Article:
NEWPORT teenagers with special education needs will be affected by a £340,000 cut in funding announced by the Assembly.
Newport City Council is urging the Assembly to reconsider its position after it said post-16 Special School and Special Education Needs out of county funding
would be cut in Newport by 31 percent.
The council’s budget for this will be reduced from £876,983 to £764,412 for the next financial year.
Newport Council said the cut will affect the funding of Maes Ebbw School in Maesglas, the purpose-built day special school for pupils aged
between three and 19 with severe learning difficulties.
It will affect its 16 pupils aged over 16 and the 15 pupils on out of county placements.
Chief education officer for Newport, Dr Brett Pugh, said even though the council acknowledges the difficulties faced by the Assembly it is extremely concerned about the scale of the reduction.
He said the council had not received any prior notice about the funding reduction apart from a letter received on February 24 which was a day after the council had met to set its budget for next
Dr Pugh said it was therefore unable to put any contingency plans in place.
He added: “We are gravely concerned about the threat to post-16 Special School and SEN out of county provisions and the potential impact this could have on some of our most vulnerable young
An Assembly spokeswoman said the amount of funding allocated to local authorities for post-16 SEN provision has more than doubled since 2003.
She said this rate of increase is not sustainable and so it is investigating alternative means of funding.
She said initial allocations were made based on estimates provided by the local authorities and on the budget for this service which was set by the Assembly last year.
Jayne Peniston, chairwoman of Gwent Autistic Society, said it was news parents do not want to hear.
She said: “When they turn 16 it’s even harder. There isn’t enough funding to go round now, I dread to think what’s going to happen.”
Newport’s cabinet member for children and young persons, councillor David Hando, called it a devastating cut which should not have happened.
He said representations have been made to the Assembly and in the mean time the council will have to look at its own resources.
Other Gwent councils cutting funding
BLAENAU GWENT Blaenau Gwent council will receive £380,904 next year which is almost £64,000 less than it was given for this year.
This is also more than £170,000 less than the council had requested from the Assembly for next year.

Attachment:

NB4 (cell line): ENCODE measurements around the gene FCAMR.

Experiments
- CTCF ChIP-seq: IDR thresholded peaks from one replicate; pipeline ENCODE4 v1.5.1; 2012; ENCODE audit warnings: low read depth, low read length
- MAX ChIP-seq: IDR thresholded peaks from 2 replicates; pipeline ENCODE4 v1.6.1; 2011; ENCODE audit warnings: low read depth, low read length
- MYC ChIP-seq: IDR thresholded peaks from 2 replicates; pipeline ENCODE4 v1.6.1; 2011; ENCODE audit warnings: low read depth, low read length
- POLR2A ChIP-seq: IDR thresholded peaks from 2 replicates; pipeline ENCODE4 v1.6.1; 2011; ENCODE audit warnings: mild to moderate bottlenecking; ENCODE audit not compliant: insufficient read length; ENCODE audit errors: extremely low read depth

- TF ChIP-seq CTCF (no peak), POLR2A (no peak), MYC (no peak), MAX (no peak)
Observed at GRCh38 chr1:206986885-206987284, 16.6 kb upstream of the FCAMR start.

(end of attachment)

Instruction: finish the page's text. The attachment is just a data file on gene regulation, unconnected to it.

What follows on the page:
Pen-y-Cwm Special School in Ebbw Vale is the only fully special educational needs school in the borough.
In November last year the authority estimated there would be 21 pupils in post-16 education at the school in 2010/11 with 11 pupils in out of county placements.
The council said it is assessing what impact the reduction in funding may or many not have on its pupils.
TORFAEN Torfaen is the only Gwent council which will receive more funding next year having been awarded an extra £556,000 than this year.
But this is still almost £3,000 short of the £900,791 it asked for.
It expects to have 41 pupils aged over 16 at Crownbridge Special School in Sebastopol in September.
MONMOUTHSHIRE Monmouthshire received £521,773 this year but will receive £184,000 less than that next year.
Next year's amount is also £150,000 less than what the council requested.
The county does not have a facility for over 16s with special educational needs but has 21 pupils on out of county placements.
CAERPHILLY Caerphilly council will receive £906,290 next year which is £139,000 less than the funding it was awarded for this year.
EDITORIAL COMMENT: Cash cut concern
WE share the concern of many today over Assembly cuts to special education needs.
Newport City Council has been told it will get £340,000 less over the next year which will affect the funding of Maes Ebbw School in Maesglas, the purpose built day special school for pupils
aged between three and 19 with severe learning difficulties.
Other councils in Gwent will also get reduced amounts.
We recognise the difficulties the Assembly has in making these cuts.
But those with special education needs deserve only the very best care and teaching available.
We can’t see how this can be done if we are living in an era when cuts are the norm.